This is a link to last month's fascinating Beesley lecture by Stefan Hunt, the FCA's Head of Behavioural Economics & Data Science. It focuses on the impact of machine learning on helping the FCA solve what he describes as its "prediction" problems.
Regulators have always been fascinated by the possibilities of data and the importance of getting better at 1. identifying significant patterns, 2. discerning the nature of the problem they reveal, and 3. deciding how to fix it. Stefan's speech demonstrates the FCA is making significant strides - though they're still hard yards - on the first of these but only alludes in general terms to the latter two.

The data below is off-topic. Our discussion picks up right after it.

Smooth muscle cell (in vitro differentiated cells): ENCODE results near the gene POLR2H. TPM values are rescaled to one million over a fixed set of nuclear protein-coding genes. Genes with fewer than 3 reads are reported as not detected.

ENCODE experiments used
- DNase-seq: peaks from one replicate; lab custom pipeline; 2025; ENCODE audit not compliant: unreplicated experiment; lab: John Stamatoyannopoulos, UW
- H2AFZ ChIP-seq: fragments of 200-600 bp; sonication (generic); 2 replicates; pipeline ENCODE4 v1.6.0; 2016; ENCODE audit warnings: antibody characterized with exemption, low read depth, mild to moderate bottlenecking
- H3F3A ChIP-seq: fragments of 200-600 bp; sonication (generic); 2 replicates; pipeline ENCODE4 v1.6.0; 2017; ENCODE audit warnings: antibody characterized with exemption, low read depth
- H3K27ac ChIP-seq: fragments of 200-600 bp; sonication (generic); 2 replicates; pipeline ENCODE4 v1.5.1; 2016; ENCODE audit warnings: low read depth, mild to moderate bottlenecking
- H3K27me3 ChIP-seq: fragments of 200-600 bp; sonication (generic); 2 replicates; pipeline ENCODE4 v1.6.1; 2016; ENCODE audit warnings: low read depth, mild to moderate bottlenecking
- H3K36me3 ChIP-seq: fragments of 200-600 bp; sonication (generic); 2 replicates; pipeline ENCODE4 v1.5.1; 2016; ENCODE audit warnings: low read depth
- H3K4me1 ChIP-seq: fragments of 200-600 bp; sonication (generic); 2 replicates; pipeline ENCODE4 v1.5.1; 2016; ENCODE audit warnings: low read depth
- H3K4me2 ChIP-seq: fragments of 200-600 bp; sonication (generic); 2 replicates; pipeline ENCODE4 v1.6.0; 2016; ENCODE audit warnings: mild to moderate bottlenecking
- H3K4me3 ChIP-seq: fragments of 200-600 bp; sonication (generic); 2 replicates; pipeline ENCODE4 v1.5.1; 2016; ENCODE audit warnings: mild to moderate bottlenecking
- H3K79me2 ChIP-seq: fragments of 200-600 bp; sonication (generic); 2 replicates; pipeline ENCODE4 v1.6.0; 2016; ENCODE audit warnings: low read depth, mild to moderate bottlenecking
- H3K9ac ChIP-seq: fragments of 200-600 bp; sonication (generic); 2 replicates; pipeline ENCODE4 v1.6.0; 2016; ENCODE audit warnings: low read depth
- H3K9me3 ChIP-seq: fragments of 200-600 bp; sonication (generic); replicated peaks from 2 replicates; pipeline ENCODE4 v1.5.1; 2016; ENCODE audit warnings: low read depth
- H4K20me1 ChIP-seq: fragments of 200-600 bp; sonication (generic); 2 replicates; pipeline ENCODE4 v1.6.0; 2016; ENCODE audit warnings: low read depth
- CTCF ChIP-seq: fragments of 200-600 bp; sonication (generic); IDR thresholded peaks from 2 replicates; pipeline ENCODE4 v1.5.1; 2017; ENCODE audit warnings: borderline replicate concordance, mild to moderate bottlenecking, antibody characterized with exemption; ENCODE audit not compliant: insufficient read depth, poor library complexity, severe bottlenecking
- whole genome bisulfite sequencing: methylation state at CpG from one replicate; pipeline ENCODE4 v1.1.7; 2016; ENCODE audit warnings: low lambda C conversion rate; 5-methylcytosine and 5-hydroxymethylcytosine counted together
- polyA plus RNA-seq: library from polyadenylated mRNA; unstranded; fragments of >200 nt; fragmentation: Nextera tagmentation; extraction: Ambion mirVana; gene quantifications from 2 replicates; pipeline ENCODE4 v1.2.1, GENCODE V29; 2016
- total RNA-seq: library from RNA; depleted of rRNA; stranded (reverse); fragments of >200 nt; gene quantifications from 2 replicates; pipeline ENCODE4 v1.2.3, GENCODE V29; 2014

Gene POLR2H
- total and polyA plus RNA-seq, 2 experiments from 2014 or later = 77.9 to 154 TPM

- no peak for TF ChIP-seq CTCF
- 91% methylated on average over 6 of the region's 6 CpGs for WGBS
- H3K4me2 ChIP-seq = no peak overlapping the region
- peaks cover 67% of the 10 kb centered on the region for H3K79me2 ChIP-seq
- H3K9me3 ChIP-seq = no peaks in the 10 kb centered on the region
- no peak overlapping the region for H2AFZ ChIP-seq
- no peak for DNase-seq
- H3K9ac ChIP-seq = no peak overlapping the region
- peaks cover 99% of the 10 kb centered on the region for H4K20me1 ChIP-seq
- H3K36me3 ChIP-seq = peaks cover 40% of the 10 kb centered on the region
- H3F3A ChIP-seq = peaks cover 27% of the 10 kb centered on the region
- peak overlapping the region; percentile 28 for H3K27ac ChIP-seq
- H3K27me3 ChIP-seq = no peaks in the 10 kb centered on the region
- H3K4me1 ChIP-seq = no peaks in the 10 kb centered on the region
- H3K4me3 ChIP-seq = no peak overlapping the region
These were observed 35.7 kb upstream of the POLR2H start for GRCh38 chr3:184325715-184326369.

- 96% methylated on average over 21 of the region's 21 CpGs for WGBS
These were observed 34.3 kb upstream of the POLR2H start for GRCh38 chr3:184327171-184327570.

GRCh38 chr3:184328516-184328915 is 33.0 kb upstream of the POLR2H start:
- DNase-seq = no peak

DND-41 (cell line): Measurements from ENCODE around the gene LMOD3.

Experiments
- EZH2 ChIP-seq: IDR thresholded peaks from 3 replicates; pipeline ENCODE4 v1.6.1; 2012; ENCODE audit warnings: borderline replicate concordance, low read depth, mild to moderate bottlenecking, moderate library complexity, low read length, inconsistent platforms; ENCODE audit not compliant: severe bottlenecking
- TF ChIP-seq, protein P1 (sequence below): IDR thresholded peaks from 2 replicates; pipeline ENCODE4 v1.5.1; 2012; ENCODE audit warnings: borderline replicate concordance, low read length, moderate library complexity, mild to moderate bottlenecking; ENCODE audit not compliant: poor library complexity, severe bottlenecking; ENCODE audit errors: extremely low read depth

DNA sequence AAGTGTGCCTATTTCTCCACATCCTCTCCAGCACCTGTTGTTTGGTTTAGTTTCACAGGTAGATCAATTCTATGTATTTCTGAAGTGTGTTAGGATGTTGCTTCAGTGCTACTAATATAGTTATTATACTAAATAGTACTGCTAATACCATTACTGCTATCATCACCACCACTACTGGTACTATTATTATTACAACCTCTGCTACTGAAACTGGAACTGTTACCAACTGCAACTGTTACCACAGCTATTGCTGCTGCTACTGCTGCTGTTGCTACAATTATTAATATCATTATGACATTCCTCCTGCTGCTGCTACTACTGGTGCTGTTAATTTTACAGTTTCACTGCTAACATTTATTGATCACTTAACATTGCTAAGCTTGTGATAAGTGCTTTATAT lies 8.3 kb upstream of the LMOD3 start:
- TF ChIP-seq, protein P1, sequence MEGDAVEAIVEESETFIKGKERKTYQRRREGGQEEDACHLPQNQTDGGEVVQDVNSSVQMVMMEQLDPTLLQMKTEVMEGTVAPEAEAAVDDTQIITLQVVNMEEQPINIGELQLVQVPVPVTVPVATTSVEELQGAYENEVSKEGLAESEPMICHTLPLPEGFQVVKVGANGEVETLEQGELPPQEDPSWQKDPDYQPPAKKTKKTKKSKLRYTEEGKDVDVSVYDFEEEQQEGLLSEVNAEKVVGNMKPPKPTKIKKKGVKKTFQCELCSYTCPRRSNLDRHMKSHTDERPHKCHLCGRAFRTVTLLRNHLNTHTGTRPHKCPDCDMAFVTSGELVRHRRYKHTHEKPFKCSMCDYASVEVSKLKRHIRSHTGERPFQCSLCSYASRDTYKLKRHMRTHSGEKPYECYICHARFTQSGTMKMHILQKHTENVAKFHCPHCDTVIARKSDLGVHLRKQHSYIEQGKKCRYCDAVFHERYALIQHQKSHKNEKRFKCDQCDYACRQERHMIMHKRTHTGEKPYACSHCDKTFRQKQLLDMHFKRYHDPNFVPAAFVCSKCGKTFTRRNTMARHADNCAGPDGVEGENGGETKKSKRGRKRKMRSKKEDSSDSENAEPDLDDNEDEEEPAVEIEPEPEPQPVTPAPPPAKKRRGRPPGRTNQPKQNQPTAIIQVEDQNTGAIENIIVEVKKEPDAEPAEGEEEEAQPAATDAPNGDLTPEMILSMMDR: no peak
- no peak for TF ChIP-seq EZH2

To see this in perspective, in the very early days of the FSA, back in 2001 I think,, Professor Malcolm Sparrow, author of "The Regulatory Craft" was invited over from Harvard to help us get better at these issues. He spoke in particular about the now famous "Boston Gun Project", and the FSA worked extremely hard to apply this learning. But it succeeded only fitfully, hampered in part by the problems of obtaining clean, accurate data sets.
This is clearly still a hurdle, but is not as insuperable as it once was, and Regtech (#FCAsprint) holds out the alluring promise - equally attractive to firms - of greatly reducing the ambiguity and thereby increasing the accuracy of regulatory data sets.
Stages 2 and 3, however, - interpreting and framing the true nature of the problem (and doing it early), and then working out how to fix it - are likely to remain ferociously difficult for a while yet.
Just as moving from paper maps to smartphone apps can make us better navigators, Stefan’s speech explains how the move from using traditional analysis to using machine learning can make us better regulators.